The latest addition to my website is Feri Lainšček‘s Namesto koga roža cveti (Instead Of Whom Does The Flower Bloom). Lainšček grew up in north-eastern Slovenia (then Yugoslavia) near Roma villages and got to know the Roma people. These book is about a Roma family and their neighbours. Halgato (it is a type of gypsy violin playing) is the son of Mariška (real name: Sanji) who, at the beginning of the book, has knifed a secret service agent. He will shortly be arrested. Before his arrest he passes on his nickname, his talent and his violin to his son. Sanji/Halgato’s mother, Tereza, is soon joined by Bumbaš, an itinerant tinker and his three children. He takes the children, including Halgato, with him on his rounds but is not very successful, spending what little cash he earns on drink and women. He soon realises that this is not going to work and his son, Pišti, goes off to school (the only gypsy in the book who learns to read) while he takes Halgato to Bazika Joska, an experienced violinist. Bazika Joska recognises Halgato’s talent and Bumbaš and Halgato set off touring, living on what Halgato’s playing earns them. When they return home, Bumbaš finds that both of his daughters have been made pregnant by the same man. When this man’s body is fished out of the river, Bumbaš is arrested. Meanwhile, Pišti has started an affair with Iza but when he causes a fatal car crash, he is arrested and sent to prison. Halgato, who is also in love with Iza, seizes his chance. Meanwhile, Pišti kills guard while trying to escape and is sentenced to further imprisonment. The books starts when Halgato and Pišti meet up, after Pišti has been released, gone to the US and returned. The meeting is naturally bitter. The gypsies in the book all seem to be stereotypes and all seem to be unhappy. Halgato plays the violin a lot (the title of the book comes from a song he plays) but it does not seem to make him happy. Indeed, he continually is looking for a way out but cannot see one. However, the book is interesting in giving a portrait of a culture which, for most of us, will be unknown and Lainšček tells his story well.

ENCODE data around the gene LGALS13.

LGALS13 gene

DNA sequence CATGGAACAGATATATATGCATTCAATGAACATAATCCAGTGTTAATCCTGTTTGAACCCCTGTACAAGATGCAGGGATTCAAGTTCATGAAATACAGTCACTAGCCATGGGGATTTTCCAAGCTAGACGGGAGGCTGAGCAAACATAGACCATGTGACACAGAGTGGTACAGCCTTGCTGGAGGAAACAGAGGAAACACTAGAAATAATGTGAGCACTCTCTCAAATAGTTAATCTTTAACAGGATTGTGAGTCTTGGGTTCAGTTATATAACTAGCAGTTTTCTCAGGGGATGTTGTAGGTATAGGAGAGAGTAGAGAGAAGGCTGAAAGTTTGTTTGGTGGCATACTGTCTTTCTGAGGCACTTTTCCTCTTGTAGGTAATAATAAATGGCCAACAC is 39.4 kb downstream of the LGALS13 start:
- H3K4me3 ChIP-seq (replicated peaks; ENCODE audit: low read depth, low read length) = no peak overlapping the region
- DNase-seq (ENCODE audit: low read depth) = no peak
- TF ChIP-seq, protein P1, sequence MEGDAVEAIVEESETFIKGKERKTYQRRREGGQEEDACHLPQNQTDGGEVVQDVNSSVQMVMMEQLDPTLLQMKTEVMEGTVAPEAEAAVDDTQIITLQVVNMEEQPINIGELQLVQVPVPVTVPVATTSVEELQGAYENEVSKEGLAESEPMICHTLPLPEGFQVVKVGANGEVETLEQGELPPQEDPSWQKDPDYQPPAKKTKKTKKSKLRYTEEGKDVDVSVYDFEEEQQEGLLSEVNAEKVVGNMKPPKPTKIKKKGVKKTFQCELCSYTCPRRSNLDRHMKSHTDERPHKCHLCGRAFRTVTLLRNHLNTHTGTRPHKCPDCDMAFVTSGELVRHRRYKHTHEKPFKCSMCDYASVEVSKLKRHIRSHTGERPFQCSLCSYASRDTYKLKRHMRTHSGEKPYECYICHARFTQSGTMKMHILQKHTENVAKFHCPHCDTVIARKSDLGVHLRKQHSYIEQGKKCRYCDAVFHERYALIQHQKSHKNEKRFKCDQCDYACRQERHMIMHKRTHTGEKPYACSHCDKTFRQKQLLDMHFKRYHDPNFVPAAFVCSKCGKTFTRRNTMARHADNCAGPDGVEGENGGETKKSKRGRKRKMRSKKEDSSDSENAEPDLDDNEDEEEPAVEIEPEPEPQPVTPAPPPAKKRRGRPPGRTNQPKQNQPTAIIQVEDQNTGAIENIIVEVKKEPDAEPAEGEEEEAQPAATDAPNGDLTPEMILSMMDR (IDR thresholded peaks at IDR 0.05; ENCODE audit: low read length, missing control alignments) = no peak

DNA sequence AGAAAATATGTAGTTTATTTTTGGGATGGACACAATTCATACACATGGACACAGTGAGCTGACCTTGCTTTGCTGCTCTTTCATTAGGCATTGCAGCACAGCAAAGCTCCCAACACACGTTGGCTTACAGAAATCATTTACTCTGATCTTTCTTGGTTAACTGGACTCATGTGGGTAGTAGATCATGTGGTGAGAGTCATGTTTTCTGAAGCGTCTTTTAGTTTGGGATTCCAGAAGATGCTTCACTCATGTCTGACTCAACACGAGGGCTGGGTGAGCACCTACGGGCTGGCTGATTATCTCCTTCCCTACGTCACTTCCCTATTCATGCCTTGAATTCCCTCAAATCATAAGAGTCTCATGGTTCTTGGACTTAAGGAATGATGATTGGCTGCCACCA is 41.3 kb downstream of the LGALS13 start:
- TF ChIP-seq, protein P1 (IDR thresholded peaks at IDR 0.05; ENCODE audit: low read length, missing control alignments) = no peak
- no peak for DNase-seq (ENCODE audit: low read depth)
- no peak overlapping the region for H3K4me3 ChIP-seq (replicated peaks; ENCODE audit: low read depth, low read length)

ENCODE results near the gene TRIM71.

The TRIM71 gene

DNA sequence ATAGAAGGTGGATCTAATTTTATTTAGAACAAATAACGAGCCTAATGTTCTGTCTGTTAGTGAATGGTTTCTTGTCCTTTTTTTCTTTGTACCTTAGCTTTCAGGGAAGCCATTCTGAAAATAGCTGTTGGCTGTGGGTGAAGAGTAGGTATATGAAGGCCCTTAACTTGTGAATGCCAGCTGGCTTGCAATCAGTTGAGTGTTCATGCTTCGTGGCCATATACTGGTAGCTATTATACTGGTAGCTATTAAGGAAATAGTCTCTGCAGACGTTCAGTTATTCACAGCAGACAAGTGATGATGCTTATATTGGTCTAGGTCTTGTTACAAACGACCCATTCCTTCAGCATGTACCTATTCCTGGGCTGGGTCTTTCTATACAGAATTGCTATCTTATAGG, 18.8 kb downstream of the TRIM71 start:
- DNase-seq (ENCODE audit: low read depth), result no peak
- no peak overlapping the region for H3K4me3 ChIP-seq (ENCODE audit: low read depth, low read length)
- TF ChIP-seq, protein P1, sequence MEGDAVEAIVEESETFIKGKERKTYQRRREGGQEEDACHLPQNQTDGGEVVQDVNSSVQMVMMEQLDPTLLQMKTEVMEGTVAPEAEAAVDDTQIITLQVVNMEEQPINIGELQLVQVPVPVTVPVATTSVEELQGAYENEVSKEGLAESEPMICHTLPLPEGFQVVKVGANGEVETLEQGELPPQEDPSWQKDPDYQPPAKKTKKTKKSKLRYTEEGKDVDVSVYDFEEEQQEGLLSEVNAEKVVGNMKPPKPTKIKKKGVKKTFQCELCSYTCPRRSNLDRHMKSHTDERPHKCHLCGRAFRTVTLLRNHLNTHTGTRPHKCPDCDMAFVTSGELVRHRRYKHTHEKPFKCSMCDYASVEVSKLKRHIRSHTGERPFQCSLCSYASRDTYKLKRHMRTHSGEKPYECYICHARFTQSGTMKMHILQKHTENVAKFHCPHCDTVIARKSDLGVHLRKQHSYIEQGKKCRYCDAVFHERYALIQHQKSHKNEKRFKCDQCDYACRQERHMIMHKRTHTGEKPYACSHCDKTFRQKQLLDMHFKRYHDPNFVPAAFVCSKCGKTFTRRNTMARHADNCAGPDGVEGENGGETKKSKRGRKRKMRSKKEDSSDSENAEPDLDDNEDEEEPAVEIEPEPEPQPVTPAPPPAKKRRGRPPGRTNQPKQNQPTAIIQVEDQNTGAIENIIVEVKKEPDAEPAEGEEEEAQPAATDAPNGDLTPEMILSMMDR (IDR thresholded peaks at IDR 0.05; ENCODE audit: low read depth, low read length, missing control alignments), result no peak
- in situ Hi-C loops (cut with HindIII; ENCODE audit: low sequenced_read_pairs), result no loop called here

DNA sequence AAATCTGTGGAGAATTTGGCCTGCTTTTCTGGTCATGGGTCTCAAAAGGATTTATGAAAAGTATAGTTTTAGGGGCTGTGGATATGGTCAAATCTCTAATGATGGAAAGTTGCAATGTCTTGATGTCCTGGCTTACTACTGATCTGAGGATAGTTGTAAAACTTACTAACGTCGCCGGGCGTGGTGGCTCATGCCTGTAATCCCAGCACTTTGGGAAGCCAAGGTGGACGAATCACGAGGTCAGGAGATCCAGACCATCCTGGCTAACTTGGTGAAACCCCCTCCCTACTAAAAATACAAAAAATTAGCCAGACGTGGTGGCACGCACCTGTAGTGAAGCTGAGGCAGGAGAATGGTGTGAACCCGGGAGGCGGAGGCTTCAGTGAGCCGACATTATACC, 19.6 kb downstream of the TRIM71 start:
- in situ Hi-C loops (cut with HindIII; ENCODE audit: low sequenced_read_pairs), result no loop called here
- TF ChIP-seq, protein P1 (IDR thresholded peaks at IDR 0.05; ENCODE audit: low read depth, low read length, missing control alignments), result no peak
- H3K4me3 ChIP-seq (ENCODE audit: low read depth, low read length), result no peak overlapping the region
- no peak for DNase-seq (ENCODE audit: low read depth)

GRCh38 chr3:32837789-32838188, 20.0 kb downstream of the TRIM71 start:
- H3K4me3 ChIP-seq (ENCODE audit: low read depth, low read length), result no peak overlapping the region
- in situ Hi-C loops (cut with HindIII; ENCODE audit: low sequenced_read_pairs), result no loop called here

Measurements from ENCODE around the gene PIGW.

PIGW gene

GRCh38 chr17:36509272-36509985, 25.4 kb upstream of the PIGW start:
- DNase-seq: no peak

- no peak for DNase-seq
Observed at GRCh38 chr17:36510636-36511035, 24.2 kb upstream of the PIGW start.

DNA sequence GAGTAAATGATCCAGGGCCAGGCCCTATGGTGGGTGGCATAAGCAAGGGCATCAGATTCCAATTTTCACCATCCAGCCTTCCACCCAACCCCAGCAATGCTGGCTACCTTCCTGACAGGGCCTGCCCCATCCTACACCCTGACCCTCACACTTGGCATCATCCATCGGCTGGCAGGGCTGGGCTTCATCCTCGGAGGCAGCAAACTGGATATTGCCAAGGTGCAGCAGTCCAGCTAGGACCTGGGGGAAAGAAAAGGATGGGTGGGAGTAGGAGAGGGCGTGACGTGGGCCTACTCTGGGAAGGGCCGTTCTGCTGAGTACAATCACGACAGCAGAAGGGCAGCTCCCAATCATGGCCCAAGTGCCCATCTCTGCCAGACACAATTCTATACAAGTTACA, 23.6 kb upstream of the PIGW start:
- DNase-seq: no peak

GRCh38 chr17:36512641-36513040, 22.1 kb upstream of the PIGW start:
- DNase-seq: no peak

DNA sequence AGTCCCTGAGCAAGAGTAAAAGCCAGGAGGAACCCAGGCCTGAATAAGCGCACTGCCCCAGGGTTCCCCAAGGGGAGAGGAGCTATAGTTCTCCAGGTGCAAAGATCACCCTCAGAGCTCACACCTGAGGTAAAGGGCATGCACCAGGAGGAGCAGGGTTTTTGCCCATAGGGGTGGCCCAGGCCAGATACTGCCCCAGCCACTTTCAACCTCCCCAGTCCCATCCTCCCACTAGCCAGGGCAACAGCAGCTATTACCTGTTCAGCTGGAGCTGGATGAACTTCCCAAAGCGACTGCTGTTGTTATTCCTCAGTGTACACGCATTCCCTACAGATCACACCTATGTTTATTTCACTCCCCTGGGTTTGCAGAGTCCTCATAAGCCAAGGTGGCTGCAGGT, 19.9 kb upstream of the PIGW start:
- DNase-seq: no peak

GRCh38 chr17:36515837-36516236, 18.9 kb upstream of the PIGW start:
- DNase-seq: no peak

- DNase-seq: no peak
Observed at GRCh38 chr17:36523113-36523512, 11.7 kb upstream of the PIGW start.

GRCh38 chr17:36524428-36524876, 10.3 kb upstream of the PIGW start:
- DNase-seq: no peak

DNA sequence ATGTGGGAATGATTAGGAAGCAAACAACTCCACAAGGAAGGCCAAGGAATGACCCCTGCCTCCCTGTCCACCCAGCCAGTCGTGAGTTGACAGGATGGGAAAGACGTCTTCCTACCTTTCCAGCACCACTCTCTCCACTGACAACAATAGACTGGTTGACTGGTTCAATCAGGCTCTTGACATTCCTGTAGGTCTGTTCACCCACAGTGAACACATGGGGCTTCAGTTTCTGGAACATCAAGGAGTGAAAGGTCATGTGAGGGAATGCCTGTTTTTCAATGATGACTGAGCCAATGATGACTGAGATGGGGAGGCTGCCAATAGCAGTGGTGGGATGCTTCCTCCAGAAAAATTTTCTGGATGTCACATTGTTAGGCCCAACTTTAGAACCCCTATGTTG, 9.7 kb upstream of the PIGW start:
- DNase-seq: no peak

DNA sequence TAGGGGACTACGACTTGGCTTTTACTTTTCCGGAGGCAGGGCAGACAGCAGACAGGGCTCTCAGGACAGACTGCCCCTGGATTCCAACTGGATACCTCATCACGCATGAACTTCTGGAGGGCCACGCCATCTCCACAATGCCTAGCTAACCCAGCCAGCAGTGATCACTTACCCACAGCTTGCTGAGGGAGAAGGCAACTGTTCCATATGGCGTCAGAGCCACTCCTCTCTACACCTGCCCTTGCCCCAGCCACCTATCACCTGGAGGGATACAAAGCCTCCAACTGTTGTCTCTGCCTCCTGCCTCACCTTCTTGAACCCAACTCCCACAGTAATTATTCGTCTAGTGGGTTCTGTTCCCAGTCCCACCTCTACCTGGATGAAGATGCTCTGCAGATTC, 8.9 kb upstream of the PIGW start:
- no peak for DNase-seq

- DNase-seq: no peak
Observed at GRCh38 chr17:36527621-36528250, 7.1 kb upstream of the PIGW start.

Zurab Karumidze: დაგნი ანუ სიყვარულის დღესასწაული (Dagny or a Love Feast)

dagny